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Goldman Sachs’ Latest Investment: The White House

After a long campaign against Wall Street and the establishment, Donald Trump has managed to fill his cabinet with Wall Street speculators.

Juan C

December 10, 2016
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During the presidential campaign, Donald Trump repeatedly denounced Ted Cruz and Hillary Clinton their backing by Goldman Sachs. Nearing Election day, his campaign released an ad that warned of the “political establishment” and the “global power structure” that “has bled our country dry” and stolen from American workers. The ad portrayed Goldman Sachs CEO Lloyd Blankfein. Yet he has just appointed Gary Cohn, the bank’s #2, to lead the National Economic Council–the same Gary Cohn who apologized before Congress in 2008 for his responsibility in the housing market crash. At the head of Goldman Sachs in the lead-up to 2008, he is recognized as one of the architects of the subprime mortgage bubble.

With the US economy in shambles and over 4 million households foreclosed, Cohn managed to “stay dry on board that massive, sinking ship.” Between 2012 and 2015, he made $60 million, plus premiums in shares and stock equity pay. Thanks to the Obama administration, not one of the criminals at the head of the hedge funds and financial corporations responsible for this disaster went to jail. Instead, banks were rewarded with almost $30 trillion in bailouts.

This is not the first person Trump has appointed to his cabinet that comes from Goldman Sachs’ seedbed. Earlier this month, Trump appointed Steven Mnuchin as Treasury secretary. Much like Gary Cohn, Mnuchin was a Goldman Sachs executive for 17 years before moving on to create his own hedge fund and amassed a fortune off of speculative exploits in the housing market. In 2008, he bought the failing finance corporation IndyMac for $1.6 billion, renaming it OneWest. The company and its subsidiary, Financial Freedom, are responsible for at least 16,220 foreclosures since 2009. In 2015, Mnuchin sold OneWest for $3.4 billion to CIT Group, still retaining his seat on the Board of Trustees.

The son of a Goldman Sachs partner, even CNN calls him “literally a child of Wall Street.”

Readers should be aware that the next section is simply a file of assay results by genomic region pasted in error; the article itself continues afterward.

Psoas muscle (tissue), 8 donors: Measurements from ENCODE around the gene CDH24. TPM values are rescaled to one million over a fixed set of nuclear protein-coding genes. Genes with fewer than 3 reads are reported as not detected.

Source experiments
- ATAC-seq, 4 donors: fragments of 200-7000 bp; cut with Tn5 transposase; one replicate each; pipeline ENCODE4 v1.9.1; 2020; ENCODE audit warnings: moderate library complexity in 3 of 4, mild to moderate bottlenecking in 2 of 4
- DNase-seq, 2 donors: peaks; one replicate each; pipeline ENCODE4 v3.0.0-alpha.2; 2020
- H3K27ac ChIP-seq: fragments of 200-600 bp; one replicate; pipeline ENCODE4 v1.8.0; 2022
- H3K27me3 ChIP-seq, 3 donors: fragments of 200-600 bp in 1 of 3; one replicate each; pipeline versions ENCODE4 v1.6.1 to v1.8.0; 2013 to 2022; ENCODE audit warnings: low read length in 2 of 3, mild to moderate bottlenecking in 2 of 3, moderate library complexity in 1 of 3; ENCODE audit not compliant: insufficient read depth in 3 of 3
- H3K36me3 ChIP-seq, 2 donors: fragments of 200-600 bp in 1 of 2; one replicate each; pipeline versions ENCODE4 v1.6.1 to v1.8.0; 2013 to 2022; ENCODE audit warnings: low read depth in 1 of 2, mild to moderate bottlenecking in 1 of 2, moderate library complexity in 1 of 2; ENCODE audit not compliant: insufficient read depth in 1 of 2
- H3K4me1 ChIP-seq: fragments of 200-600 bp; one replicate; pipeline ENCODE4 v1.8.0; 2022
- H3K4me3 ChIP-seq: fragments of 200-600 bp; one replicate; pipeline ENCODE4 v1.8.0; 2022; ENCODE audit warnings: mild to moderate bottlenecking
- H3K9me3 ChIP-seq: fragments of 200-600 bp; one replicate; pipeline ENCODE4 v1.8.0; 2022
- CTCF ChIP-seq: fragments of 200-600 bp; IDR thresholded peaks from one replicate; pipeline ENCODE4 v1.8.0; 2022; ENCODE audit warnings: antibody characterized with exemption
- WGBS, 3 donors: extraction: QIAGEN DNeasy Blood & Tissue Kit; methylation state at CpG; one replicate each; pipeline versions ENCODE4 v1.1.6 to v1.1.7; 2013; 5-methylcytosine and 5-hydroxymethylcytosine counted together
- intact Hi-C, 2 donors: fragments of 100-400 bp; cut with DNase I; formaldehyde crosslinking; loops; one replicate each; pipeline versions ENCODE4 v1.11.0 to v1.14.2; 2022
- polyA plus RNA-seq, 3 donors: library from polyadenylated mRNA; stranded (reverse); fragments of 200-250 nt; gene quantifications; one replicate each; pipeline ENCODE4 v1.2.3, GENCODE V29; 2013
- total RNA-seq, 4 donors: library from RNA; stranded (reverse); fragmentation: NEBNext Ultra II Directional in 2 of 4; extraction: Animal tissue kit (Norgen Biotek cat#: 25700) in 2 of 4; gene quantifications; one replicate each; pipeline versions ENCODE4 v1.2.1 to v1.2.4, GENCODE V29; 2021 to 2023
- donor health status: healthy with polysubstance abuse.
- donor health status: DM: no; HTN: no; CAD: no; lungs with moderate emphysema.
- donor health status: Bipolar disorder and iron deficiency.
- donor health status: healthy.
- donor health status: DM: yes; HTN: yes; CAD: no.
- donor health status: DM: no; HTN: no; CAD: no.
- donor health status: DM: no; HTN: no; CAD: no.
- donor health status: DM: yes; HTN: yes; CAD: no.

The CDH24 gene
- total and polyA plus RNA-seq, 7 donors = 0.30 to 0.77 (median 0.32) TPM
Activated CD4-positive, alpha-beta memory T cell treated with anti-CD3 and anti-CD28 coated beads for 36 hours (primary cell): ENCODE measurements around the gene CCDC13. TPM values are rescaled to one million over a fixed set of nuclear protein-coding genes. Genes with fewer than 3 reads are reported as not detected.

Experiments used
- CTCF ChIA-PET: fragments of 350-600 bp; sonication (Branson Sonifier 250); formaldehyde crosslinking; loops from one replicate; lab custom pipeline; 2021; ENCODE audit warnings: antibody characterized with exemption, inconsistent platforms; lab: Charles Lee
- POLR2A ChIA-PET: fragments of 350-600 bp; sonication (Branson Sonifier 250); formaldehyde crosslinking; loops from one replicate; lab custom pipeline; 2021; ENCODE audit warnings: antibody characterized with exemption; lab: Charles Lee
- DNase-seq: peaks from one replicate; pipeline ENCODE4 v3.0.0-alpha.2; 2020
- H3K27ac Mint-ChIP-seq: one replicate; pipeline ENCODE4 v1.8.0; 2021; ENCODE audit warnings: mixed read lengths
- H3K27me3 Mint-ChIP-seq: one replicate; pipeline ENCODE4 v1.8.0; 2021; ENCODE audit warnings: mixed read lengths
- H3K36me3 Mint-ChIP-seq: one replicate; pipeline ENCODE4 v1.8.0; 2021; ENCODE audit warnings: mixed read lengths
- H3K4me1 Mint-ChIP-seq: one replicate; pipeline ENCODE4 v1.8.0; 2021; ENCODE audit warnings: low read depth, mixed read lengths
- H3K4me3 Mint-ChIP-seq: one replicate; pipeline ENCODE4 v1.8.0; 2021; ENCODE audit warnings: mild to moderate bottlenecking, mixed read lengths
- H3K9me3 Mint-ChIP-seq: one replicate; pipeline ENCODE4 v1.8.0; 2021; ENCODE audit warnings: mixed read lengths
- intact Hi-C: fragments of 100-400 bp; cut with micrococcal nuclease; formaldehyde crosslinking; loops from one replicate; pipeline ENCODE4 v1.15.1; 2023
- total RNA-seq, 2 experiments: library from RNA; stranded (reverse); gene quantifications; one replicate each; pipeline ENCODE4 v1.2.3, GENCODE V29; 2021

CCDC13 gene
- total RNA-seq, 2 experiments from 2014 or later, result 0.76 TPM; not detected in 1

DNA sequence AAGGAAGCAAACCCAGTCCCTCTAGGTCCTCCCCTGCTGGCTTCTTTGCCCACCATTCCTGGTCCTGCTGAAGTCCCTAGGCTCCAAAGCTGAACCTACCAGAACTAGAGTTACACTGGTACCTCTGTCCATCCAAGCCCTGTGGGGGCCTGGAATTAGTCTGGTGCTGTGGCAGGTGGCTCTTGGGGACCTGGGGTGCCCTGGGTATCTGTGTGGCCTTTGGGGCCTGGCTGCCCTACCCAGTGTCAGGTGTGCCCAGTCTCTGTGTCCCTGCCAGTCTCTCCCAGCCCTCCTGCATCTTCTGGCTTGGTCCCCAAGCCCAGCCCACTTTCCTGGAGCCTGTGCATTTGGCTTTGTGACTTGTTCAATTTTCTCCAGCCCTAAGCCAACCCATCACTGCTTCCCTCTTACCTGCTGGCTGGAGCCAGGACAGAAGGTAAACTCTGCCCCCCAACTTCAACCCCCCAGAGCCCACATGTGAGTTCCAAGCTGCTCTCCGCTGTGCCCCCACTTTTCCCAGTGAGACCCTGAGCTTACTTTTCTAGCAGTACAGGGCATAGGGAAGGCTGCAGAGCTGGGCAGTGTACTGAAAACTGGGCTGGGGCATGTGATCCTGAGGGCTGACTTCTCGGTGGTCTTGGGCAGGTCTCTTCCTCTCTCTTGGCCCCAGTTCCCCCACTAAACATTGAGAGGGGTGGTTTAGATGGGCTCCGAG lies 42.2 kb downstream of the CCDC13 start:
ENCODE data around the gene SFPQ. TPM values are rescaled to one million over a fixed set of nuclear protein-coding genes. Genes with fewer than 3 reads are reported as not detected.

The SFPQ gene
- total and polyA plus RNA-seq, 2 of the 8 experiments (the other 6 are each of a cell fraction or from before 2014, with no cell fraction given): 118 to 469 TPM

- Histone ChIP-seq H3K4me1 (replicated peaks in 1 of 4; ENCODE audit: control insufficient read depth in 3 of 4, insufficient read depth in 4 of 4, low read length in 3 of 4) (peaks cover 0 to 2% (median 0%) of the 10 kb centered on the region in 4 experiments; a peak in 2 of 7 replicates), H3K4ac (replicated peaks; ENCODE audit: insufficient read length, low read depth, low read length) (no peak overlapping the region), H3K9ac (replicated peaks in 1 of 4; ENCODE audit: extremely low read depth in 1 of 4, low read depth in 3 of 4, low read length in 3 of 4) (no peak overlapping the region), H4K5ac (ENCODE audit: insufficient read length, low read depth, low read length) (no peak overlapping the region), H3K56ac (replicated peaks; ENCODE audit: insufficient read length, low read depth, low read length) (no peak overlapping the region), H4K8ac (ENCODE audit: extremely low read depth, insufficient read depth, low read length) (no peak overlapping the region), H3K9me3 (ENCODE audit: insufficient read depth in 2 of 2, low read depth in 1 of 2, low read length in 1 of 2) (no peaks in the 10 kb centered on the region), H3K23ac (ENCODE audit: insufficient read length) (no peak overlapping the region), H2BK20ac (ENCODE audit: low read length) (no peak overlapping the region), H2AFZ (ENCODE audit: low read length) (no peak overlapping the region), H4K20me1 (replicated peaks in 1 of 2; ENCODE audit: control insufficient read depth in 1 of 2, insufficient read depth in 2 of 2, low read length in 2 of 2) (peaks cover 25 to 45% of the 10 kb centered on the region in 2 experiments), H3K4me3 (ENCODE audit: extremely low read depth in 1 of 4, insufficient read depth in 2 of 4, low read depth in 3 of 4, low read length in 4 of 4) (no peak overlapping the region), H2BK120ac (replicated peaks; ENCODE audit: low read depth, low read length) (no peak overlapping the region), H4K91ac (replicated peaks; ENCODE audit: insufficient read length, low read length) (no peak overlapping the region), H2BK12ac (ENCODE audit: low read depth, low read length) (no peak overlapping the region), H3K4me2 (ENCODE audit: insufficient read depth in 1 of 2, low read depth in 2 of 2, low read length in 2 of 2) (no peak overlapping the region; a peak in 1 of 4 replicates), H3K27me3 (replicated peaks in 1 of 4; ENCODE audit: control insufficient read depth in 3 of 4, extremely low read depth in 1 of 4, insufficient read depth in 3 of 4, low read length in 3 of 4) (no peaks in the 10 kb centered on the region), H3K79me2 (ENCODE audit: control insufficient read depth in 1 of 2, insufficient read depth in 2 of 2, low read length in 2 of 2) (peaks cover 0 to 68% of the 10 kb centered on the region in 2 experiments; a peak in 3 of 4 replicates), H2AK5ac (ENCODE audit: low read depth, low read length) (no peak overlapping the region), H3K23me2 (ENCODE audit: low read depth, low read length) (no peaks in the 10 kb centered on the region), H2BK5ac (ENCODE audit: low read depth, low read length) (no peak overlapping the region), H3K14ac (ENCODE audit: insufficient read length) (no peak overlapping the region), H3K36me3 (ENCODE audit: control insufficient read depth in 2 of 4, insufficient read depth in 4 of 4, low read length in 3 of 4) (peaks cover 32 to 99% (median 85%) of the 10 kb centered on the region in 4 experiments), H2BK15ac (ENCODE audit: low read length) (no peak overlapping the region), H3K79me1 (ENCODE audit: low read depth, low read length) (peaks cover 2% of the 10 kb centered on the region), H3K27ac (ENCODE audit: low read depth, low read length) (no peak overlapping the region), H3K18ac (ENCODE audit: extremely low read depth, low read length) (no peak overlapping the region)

In an interview with CNBC, he stated, “Our number one priority is tax reform. This will be the largest tax reform since Reagan. (…) We’re going to cut corporate taxes.”

He then goes on to say that the loss in government revenues would be offset by an aggregate increase in revenues from personal income taxes, with the assurance that “the middle classes don’t pay more.” So it’s clear who’s going to pay for the corporate tax cut: workers.

Even Trump’s Goebbels, incoming chief strategist Steve Bannon, worked as a Mergers & Acquisitions banker for Goldman Sachs in the 1980’s.

It is no wonder that Goldman Sachs’ stocks have skyrocketed over 30 percent since the elections.

Dow Jones index for Goldman Sachs Corporations (GS) since November 9

So far, Donald Trump’s cabinet is overwhelmingly dominated by rich, white men with Islamophobic, sexist and anti-labor records. It’s unlikely that the Trump Administration even pretend to dialogue with (or co-opt) dissident movements.

Within liberal-democratic societies, the legitimacy of a government, however rigged and biased the electoral system may be, relies partly on the ability of the personnel in office to accommodate grievances and keep the appearance of being accountable to their constituencies.

When protests broke out after the police murder of Michael Brown in August 2014, Attorney General Eric Holder flew to Ferguson to directly oversee the investigation with FBI agents and prosecutors. This allowed the Obama Administration to pretend a high level of investment in the solution of the racist police killing. Who would Mr Trump send in case of a new uprising elicited by police killings? KKK sympathizer Jeff Sessions?

A famous quote from the Communist Manifesto states that the “executive of the modern state is but a committee for managing the common affairs of the whole bourgeoisie.” This is an oversimplification of the matter—which some take to the letter—that could use some nuance, particularly in moments of crisis when populist leaders build their support from the masses to bargain concession from capital. However, the Trump Administration is taking shape: a bloc of Wall Street millionaires, racist bigots and anti-labor figureheads, fitting perfectly into Marx and Engels’ definition. So despite running on anti-establishment rhetoric and appealing to the un-employed or under employed industrial worker, Trump has formed a government representative of none other than Wall Street interests. An electoral system based on the disenfranchisement of millions among the poor, people of color and immigrants has brought on a government that is further to the right than the vast majority of the population.

Trump will take office having lost the popular vote by the largest margin of any president in US history, at the head of a Republican party that expressed from disdain to open opposition to him during the electoral race. Only five years after OWS, a cabinet of representatives of the 1% will take the reins of the White House. As shown by the wave of demonstrations after Trump’s election, protests and disruptions will likely increase and the makeup of his cabinet will restrict the government’s maneuverability.

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